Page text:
3. Conflicting negotiation patterns in mediation. Individualist and collectivist participants in mediation may misunderstand each others' intentions and become frustrated with each others' negotiation styles. For example, individualists can misconstrue collectivists' preference for establishing trust before proceeding with negotiations as a delay tactic, while collectivists may perceive individualists' preference for "getting down to business" as rude and imprudent. Collectivists may be offended by individualists' frank and direct statement of demands during negotiations, while individualists may miss subtle communication signals and become frustrated with collectivists' inability to "just say yes or no." Individualists may accuse collectivists of "bad faith" when collectivists attempt to "renegotiate" issues the individualists consider resolved but the collectivists view as "under consideration" until the parties reach a comprehensive agreement. Individualists who quickly evaluate options and decide upon a course of action may not understand collectivists' more deliberate, consensus-based approach to decision making. If individualists attempt to rush a decision, collectivists may feel pressured to make an agreement without consulting appropriate ingroup members. In each of these events, an effective mediator acts as a cultural bridge between the participants by explaining to them the possible bases of their misunderstandings and encouraging them to be patient with, and nonjudgmental of, each other.

III. Conclusion

Individualists and collectivists hold dramatically different views of themselves and their proper relationships to others. As a consequence, their approaches to conflict resolution tend to diverge in equally dramatic ways. Mediation models in the United States mirror the conflict resolution preferences of individualists. When collectivists attempt to participate in such mediation models, opportunities for misunderstanding and confusion abound. Effective mediators are aware of the cultural assumptions upon which their mediation models are based and endeavor to adjust the models in order to prevent contrasting individualist and collectivist paradigms from becoming obstacles to agreement.


1. See Harry C. Triandis, Individualism and Collectivism 2, 12, 28, 34-35, 43-44 (1995); see also Geert Hofstede, Culture and Organizations: Software of the Mind 50-51 (rev. ed. 1997). For a brief discussion of individualism and individualists in the United States, see Edward C. Stewart & Milton J. Bennett, American Cultural Patterns: A Cross-Cultural Perspective 94-96, 110, 133-38, 142-47 (rev. ed. 1991).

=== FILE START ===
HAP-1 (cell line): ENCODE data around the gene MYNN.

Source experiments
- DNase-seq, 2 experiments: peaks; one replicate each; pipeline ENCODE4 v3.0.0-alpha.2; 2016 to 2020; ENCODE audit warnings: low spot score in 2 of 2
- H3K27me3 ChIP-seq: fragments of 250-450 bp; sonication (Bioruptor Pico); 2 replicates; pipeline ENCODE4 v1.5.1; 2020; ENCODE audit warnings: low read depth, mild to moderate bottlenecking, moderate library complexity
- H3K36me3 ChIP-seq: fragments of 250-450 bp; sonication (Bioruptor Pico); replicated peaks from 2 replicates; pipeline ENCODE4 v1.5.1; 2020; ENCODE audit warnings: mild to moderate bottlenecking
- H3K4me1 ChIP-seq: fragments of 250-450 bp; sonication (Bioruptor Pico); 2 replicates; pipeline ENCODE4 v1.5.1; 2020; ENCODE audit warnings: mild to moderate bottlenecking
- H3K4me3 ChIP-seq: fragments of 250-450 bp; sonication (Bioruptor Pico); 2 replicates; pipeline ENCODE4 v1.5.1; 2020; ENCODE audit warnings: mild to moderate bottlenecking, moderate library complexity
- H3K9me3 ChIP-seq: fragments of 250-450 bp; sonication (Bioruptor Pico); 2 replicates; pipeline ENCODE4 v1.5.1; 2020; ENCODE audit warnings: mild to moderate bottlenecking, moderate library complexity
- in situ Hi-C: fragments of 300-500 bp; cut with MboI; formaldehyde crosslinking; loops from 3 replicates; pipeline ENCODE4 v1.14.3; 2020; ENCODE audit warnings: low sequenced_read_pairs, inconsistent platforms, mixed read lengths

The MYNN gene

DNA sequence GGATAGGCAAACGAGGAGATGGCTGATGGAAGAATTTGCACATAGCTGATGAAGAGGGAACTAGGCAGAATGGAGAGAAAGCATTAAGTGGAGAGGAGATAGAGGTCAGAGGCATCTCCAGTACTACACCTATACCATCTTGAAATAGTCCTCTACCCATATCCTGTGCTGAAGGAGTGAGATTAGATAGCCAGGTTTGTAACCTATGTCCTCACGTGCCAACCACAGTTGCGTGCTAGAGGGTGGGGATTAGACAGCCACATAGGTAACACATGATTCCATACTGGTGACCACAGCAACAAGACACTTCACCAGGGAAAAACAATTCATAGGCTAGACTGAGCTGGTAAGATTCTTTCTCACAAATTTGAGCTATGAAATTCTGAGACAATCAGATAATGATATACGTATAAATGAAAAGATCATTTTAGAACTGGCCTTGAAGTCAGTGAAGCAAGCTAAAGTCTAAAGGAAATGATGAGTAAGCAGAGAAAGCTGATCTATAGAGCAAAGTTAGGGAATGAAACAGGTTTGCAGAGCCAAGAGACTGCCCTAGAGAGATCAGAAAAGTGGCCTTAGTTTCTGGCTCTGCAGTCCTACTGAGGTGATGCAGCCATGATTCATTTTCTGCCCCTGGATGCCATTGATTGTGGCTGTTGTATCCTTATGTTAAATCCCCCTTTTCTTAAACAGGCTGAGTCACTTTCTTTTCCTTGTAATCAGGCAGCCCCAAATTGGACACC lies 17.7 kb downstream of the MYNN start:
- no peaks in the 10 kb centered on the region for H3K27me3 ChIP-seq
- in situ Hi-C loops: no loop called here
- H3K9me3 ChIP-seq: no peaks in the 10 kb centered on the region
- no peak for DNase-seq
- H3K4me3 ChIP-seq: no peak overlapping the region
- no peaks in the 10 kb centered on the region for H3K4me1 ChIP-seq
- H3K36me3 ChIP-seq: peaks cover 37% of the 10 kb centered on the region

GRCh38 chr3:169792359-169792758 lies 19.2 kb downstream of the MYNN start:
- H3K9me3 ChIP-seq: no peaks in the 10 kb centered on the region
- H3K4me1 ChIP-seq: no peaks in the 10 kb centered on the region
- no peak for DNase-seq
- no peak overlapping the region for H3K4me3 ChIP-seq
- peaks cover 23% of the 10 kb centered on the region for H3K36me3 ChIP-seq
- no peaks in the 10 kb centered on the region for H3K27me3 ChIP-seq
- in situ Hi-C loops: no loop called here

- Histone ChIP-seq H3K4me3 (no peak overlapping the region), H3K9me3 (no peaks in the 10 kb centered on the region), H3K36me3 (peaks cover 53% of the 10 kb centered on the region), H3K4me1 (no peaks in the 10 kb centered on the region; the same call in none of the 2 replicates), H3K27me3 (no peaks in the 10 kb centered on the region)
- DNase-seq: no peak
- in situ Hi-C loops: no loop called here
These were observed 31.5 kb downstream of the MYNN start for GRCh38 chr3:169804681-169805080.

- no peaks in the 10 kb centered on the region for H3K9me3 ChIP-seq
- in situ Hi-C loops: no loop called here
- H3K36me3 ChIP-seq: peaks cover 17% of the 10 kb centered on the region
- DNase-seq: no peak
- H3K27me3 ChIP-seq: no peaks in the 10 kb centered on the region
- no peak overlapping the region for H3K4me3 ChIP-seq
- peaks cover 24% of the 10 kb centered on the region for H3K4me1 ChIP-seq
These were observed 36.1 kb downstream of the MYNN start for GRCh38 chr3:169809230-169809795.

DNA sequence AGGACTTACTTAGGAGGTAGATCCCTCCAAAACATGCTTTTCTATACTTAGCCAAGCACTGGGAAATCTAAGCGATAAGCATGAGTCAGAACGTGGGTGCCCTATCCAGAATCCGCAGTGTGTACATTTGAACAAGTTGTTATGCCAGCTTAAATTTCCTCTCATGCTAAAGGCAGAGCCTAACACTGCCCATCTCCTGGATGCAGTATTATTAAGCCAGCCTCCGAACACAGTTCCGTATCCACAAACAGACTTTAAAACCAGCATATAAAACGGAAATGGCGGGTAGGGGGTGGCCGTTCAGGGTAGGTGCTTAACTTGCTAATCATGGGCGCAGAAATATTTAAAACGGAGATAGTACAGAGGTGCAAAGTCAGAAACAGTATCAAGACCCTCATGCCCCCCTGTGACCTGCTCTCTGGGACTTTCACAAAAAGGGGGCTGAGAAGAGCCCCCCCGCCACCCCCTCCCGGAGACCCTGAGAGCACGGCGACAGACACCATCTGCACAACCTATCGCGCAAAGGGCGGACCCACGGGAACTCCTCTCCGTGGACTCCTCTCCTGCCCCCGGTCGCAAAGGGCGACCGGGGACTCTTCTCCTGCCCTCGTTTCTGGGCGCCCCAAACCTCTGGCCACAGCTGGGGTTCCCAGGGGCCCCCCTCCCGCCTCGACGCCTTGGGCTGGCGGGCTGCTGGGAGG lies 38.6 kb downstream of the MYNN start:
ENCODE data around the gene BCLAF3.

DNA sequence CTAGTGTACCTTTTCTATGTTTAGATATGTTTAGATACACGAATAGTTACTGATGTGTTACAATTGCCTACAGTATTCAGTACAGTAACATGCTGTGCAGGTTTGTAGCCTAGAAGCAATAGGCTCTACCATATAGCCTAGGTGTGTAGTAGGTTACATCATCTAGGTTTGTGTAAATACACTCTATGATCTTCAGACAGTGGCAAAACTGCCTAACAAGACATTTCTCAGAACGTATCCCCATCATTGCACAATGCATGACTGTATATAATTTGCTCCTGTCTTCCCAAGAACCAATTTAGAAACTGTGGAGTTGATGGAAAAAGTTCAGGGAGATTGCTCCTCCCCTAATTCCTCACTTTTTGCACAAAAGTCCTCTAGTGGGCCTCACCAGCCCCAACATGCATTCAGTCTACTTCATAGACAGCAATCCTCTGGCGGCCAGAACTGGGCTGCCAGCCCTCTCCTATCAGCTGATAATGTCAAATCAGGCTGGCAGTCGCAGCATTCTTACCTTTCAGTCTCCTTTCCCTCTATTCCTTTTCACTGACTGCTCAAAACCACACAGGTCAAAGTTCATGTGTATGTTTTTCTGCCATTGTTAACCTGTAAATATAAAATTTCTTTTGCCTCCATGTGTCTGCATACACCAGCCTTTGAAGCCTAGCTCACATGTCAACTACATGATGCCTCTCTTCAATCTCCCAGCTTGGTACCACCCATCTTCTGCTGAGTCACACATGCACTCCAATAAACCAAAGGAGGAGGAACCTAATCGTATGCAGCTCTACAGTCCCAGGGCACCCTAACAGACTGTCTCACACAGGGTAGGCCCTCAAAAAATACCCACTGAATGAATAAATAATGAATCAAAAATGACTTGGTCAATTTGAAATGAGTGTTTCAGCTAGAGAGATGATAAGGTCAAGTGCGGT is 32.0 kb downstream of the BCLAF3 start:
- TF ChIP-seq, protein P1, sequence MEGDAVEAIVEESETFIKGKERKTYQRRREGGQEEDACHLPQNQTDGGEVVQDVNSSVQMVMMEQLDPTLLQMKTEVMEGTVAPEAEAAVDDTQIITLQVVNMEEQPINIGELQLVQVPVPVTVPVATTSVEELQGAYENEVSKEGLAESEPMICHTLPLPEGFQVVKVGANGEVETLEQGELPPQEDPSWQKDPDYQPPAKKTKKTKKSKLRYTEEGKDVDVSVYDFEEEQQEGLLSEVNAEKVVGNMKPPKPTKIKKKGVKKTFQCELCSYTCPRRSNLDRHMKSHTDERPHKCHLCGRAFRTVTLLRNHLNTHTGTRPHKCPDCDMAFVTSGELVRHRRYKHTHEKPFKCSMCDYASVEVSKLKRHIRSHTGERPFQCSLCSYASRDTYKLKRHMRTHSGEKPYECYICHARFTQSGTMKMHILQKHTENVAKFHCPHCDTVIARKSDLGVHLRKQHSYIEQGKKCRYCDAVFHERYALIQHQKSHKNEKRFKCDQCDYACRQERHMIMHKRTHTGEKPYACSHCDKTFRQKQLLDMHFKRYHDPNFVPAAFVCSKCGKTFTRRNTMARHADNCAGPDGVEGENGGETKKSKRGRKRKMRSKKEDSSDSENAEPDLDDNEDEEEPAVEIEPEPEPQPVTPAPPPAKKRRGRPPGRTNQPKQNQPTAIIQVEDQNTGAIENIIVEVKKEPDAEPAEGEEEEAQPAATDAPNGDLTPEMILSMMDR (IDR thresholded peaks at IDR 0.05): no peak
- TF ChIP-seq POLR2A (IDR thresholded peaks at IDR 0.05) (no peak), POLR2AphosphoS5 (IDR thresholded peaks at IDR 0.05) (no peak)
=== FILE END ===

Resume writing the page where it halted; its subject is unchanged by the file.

2. See Triandis, supra note 1, at 2, 12, 28, 34-35, 43-44; see also, Hofstede, supra note 1, at 50-51; Brishkai Lund et al., Conflict and Culture: Report of the Multiculturalism and Dispute Resolution Project 4 (1994). For a discussion of collectivism and collectivists in Japan, see Robert C. Christopher, The Japanese Mind 38-58 (1st Tuttle Co., Inc. ed. 1987).

3. See Triandis, supra note 1, at 9, 37, 63-66. Ingroups also can be based upon friendship, political party, social class, education, race, tribe, caste and language. Id. at 9. "Ingroups are usually characterized by similarities among the members, and individuals have a sense of 'common fate' with members of the ingroup." Id. See also Stewart & Bennett, supra note 1, at 133.

4. See Triandis, supra note 1, at 9, 37, 63-66; see, e.g., Christopher, supra note 2, at 61-76.

5. See Triandis, supra note 1, at 62-63, 66, 82-83, 86.

6. Id. at 9-10, 74-76, 126-28, 176-78. Outgroups are "groups with which one has something to divide, perhaps unequally, or are harmful in some way, groups that disagree on valued attributes, or groups with which one is in conflict." Id. at 9.

7. Id. at 27.

8. See Hofstede, supra note 1, at 53. Greece and Portugal were the dominantly collectivist exceptions in Western Europe. Id.

9. Id. The countries surveyed and found to be predominantly collectivist, in varying degrees, were Argentina, Brazil, Chile, Colombia, Costa Rica, Ecuador, Egypt, El Salvador, Ethiopia, Ghana, Guatemala, Hong Kong, Indonesia, India, Iran, Iraq, Jamaica, Japan, Kenya, Kuwait, Lebanon, Libya, Malaysia, Mexico, Nigeria, Pakistan, Panama, Peru, Philippines, Portugal, Saudi Arabia, Sierra Leone, Singapore, South Korea, Taiwan, Tanzania, Thailand, Turkey, United Arab Emirates, Uruguay, Venezuela, Yugoslavia and Zambia. Id.